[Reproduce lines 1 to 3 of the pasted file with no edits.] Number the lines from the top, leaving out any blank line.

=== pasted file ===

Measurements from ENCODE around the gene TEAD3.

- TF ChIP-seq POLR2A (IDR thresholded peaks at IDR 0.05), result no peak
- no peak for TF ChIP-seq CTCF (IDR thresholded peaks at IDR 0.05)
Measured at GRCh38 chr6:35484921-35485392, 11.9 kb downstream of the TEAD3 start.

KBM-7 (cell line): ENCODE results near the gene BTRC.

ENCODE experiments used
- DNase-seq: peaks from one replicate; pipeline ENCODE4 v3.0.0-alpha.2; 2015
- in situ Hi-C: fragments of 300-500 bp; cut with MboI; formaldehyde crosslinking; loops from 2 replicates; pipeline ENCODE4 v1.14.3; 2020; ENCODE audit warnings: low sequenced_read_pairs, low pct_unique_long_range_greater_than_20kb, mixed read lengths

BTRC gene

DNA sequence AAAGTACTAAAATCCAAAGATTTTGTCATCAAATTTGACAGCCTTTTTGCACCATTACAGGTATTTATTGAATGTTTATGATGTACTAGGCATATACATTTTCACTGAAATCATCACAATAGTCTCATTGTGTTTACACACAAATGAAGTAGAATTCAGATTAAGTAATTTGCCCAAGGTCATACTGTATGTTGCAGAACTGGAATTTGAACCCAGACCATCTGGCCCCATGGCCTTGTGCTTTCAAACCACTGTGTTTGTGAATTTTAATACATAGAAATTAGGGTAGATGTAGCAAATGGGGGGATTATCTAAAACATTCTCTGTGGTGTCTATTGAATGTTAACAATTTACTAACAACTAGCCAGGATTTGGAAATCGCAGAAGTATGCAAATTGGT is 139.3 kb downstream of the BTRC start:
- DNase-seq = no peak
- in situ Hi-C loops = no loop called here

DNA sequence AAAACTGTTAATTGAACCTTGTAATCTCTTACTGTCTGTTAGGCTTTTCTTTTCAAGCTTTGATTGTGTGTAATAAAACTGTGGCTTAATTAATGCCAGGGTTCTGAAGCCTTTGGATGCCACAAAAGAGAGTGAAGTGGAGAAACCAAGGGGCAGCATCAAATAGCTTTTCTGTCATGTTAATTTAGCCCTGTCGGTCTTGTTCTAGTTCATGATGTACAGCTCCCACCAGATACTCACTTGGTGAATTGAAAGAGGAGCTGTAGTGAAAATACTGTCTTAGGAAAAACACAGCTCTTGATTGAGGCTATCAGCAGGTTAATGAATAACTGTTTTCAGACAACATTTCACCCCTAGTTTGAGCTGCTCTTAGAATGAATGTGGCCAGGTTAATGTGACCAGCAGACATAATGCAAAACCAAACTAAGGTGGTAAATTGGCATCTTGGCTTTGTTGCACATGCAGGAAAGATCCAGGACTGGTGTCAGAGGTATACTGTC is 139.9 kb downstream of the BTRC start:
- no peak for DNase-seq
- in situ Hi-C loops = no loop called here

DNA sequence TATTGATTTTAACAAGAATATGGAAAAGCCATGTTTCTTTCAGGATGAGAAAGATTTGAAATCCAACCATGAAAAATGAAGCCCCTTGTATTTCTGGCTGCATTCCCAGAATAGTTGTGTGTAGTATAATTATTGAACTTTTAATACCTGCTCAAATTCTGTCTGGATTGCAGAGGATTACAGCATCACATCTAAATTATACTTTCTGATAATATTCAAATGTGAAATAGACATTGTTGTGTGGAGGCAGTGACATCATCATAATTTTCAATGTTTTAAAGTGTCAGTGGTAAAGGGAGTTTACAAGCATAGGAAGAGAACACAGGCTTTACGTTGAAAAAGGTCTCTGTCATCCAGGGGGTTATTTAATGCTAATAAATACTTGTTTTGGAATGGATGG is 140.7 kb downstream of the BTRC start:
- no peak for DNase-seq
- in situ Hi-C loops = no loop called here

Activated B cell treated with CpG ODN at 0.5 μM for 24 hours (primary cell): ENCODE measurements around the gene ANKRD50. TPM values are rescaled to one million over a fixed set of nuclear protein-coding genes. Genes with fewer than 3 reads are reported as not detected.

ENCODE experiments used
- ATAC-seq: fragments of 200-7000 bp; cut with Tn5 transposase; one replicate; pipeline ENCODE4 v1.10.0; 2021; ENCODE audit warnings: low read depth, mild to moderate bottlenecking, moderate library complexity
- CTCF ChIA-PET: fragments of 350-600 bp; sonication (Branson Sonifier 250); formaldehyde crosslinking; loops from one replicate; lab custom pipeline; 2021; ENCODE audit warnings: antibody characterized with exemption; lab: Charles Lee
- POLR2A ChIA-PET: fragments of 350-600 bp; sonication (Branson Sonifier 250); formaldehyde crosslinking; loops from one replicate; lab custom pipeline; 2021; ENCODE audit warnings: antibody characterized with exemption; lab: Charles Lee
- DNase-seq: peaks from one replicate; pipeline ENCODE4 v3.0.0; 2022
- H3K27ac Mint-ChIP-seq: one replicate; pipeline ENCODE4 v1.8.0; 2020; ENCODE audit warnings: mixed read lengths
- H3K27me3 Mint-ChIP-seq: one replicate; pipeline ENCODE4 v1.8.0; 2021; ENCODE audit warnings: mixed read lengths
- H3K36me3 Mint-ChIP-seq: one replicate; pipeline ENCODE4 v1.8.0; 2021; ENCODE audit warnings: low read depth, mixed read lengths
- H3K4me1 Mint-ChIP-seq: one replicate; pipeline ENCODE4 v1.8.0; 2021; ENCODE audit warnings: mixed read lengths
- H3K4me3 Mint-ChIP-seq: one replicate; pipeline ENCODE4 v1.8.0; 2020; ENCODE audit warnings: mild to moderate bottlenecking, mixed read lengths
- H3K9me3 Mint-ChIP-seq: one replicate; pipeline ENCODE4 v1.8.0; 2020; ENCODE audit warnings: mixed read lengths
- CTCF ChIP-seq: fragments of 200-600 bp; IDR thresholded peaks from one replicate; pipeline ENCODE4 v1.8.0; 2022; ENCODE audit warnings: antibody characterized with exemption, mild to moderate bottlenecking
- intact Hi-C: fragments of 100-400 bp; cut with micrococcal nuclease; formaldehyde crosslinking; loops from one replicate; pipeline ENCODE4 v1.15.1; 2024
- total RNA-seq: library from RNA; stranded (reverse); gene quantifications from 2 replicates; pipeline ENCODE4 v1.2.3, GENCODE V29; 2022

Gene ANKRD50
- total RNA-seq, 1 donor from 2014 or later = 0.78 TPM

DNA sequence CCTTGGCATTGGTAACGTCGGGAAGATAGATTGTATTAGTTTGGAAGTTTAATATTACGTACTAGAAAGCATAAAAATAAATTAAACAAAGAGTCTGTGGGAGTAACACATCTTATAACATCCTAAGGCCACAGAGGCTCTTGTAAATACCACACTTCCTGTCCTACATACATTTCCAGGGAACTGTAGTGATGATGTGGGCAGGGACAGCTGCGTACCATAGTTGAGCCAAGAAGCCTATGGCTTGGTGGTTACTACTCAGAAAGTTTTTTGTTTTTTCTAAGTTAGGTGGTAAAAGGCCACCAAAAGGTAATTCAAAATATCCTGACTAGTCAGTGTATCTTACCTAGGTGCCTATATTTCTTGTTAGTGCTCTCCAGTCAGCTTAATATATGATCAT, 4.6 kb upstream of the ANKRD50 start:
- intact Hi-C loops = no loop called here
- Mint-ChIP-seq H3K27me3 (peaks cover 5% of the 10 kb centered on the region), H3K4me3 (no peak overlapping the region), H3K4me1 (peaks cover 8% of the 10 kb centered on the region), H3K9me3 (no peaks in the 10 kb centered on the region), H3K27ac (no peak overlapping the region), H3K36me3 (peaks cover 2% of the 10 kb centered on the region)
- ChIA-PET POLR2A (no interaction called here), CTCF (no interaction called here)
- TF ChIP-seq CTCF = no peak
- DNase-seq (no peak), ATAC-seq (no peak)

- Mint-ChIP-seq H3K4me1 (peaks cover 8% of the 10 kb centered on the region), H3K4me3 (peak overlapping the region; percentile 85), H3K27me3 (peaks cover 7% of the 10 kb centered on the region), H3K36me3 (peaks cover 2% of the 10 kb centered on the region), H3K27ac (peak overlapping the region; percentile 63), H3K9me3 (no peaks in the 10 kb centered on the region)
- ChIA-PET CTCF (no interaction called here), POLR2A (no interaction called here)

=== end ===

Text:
Measurements from ENCODE around the gene TEAD3.

- TF ChIP-seq POLR2A (IDR thresholded peaks at IDR 0.05), result no peak
- no peak for TF ChIP-seq CTCF (IDR thresholded peaks at IDR 0.05)